Brussels, 29 March 2006
What is carbon monoxide?
Carbon monoxide, or CO, is a polluting gas linked to combustion. CO is extremely toxic but colourless and odourless and is nicknamed the ‘invisible killer’. CO is produced by vehicle exhaust systems, water heating appliances, coal-burning stoves as well as by smoking cigarettes, cigars and pipes. Of the hundreds of toxic constituents of tobacco smoke, carbon monoxide is particularly harmful to both smokers and non-smokers. In smokers, the level of CO in the body is higher than the CO pollution warning level in the cities of the EU (set at 8.5 PPM). In non-smokers, the level of CO exhaled increases with the duration of exposure to passive smoking.
What are the effects of CO on the body?
CO passes from the lungs to the blood and binds itself to the haemoglobin of the red blood cells. CO attaches itself to these cells at a strength 200 times greater than oxygen. The CO hence paralyses the red blood cells and prevents them from binding the oxygen essential for the life of the organs, heart, brain and muscles in particular. Cardiac efficiency levels fall, the risks of blood clots forming increase and there are real risks to the development of the foetus in pregnant women.
Where and when can I have my breath tested?
From March to November 2006 the HELP campaign will be at more than 200 national events throughout Europe. A special series of 25 HELP stands (one per Member State) has been designed. In each HELP tent, a team of professionals from the ‘European Network for Smoking Prevention’ (ENSP) will welcome everyone - smokers or non-smokers - wishing to measure their CO level.
The CO test will be anonymous and the results will be recorded by the team staffing each tent. The results will then be encoded for the purpose of creating a computer data base. This data will be used as the basis for a European study to be led by Professor Bertrand DAUTZENBERG, an internationally-renowned lung specialist and tobaccologist (Groupe Hospitalier Pitié Salpêtrière, Paris) and coordinator of the European network of smoking-free hospitals.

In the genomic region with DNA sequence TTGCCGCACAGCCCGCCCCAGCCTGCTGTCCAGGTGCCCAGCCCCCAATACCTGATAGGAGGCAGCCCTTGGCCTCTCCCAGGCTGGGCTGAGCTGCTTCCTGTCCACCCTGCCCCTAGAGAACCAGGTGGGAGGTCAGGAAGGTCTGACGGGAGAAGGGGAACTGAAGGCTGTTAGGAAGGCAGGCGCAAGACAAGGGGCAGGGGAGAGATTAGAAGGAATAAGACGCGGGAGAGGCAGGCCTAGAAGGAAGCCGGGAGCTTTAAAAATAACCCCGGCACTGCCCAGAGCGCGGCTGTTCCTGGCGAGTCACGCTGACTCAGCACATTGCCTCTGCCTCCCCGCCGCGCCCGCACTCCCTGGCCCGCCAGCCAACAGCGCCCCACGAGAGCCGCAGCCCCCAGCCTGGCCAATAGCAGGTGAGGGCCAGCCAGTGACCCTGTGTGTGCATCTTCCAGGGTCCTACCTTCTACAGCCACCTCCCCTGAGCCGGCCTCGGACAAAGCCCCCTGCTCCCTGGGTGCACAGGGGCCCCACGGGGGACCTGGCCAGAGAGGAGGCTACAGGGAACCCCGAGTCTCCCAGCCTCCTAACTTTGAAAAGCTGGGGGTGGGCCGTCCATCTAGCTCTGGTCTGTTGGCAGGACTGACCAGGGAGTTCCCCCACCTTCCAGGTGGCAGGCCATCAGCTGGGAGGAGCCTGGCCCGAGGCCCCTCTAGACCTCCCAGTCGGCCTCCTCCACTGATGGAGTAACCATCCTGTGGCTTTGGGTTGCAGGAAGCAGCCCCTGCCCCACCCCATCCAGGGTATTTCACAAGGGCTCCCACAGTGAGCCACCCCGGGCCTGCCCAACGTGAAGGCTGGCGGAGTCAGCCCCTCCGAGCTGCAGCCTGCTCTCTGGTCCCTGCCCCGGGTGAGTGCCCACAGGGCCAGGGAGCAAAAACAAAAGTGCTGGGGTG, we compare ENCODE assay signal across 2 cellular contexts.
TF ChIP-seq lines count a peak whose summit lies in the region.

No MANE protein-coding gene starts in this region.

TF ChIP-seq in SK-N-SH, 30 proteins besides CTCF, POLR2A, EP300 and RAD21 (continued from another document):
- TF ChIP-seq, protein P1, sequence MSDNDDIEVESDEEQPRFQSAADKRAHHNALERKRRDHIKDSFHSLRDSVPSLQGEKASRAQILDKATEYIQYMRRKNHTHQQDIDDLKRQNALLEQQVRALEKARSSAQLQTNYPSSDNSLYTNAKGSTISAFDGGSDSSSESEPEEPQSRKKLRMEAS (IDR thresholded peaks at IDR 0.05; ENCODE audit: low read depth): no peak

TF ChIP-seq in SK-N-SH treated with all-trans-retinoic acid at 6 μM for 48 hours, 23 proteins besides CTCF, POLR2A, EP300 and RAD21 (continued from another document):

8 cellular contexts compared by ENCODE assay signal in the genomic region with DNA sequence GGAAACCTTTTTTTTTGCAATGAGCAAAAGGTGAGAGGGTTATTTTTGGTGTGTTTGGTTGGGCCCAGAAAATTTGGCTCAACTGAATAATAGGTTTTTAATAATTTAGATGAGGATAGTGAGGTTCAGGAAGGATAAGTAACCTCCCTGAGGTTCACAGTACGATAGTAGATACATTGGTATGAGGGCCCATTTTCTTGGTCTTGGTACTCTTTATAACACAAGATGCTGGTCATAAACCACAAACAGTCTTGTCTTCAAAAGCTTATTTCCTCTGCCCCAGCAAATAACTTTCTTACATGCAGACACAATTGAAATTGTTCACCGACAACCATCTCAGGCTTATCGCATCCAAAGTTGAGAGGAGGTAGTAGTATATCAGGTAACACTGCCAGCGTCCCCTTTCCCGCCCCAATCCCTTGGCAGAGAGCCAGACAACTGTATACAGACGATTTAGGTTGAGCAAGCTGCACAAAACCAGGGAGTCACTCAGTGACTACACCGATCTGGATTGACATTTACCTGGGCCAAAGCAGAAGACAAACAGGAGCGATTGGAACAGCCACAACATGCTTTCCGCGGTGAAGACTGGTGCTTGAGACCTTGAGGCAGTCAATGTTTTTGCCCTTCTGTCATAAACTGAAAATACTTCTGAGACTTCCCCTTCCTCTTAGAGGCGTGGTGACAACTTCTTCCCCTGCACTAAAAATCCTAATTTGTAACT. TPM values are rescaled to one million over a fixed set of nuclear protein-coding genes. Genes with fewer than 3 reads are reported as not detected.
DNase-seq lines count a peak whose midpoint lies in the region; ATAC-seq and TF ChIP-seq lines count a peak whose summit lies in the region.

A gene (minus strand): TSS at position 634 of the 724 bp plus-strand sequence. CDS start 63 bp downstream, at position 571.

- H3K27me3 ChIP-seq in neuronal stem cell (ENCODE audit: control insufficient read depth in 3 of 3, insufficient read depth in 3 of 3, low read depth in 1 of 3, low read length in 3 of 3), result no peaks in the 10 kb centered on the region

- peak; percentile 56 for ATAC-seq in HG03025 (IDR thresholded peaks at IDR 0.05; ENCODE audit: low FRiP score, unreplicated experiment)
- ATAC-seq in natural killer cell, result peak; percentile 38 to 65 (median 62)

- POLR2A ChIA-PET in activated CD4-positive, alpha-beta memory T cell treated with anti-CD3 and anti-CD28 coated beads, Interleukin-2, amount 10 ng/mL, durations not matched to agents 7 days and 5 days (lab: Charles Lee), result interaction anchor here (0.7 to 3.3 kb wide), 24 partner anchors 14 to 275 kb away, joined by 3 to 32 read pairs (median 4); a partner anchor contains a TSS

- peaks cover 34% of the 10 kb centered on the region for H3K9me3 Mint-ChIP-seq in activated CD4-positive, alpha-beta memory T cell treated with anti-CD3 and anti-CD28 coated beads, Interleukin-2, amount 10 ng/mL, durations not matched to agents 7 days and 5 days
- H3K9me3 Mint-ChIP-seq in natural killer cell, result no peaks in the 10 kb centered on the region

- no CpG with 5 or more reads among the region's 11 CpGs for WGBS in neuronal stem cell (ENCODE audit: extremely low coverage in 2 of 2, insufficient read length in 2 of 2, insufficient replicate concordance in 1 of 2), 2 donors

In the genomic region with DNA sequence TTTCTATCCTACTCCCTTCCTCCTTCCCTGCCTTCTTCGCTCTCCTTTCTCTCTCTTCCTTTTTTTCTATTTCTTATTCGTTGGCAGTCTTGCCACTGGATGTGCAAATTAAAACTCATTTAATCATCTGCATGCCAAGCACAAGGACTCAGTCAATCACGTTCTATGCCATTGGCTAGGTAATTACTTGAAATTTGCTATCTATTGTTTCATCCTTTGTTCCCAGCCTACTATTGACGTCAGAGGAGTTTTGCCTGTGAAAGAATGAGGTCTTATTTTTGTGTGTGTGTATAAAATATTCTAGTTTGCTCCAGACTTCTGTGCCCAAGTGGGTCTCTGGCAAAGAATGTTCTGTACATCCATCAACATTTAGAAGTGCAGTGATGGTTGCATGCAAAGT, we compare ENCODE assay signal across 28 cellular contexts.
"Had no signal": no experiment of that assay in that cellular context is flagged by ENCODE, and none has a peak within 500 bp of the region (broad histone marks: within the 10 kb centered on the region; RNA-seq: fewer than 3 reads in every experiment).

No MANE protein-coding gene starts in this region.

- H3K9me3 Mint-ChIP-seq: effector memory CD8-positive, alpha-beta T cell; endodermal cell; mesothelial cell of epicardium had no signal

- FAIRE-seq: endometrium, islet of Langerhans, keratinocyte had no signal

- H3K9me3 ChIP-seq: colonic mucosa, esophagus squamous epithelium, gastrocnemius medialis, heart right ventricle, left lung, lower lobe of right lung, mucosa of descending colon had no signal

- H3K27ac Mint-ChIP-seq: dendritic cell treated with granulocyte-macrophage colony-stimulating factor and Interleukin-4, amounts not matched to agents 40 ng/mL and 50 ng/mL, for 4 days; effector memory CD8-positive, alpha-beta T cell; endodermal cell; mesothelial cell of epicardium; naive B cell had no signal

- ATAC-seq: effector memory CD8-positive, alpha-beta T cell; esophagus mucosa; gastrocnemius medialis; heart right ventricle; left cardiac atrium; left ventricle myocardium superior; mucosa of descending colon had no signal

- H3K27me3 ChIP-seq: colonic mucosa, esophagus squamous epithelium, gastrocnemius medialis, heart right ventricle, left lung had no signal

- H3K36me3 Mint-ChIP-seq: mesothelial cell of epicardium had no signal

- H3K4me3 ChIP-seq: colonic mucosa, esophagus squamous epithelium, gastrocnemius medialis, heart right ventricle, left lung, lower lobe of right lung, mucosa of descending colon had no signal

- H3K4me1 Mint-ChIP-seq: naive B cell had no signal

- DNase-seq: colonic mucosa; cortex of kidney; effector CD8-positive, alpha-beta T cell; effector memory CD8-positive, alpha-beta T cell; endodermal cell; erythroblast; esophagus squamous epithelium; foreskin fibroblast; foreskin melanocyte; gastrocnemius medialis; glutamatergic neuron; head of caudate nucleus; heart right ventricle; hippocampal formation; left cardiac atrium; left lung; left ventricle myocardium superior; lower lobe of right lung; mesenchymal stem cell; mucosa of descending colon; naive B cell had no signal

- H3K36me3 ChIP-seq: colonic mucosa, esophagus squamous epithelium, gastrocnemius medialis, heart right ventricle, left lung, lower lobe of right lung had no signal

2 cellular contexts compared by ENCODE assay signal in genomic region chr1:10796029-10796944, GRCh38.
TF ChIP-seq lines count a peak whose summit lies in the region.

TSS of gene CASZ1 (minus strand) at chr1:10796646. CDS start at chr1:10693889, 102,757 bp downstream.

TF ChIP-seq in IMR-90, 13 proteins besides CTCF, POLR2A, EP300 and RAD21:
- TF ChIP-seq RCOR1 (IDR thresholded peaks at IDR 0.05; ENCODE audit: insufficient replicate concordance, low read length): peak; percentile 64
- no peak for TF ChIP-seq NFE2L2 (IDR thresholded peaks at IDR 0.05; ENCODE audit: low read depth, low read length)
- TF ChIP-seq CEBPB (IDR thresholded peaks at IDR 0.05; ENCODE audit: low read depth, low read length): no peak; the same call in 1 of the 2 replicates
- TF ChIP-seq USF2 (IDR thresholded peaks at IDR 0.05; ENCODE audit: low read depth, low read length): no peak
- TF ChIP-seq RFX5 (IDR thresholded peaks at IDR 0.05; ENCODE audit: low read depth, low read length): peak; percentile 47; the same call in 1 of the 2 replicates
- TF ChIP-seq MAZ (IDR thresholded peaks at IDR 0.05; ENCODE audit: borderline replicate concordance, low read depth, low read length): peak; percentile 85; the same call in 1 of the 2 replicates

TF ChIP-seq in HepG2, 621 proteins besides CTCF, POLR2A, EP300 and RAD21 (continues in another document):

Why test your CO level?
Measuring your CO level lets you:
What are the health consequences of smoking?
Tobacco-related diseases are the second biggest avoidable cause of death world-wide (around 5 million deaths every year), and the single largest cause of death in Europe. Tobacco accounts for over 650,000 deaths every year in the twenty five Member States of the European Union, i.e. one in every seven deaths. One in every two smokers is killed by their habit but smoking is also life-threatening for non-smokers. A study published in April 2004 in the British Medical Journal points to the devastating effects of passive smoking: according to the authors, adults who are in daily contact with a smoker increase their mortality rate by 15%, even if they have never smoked themselves.
What is the HELP campaign?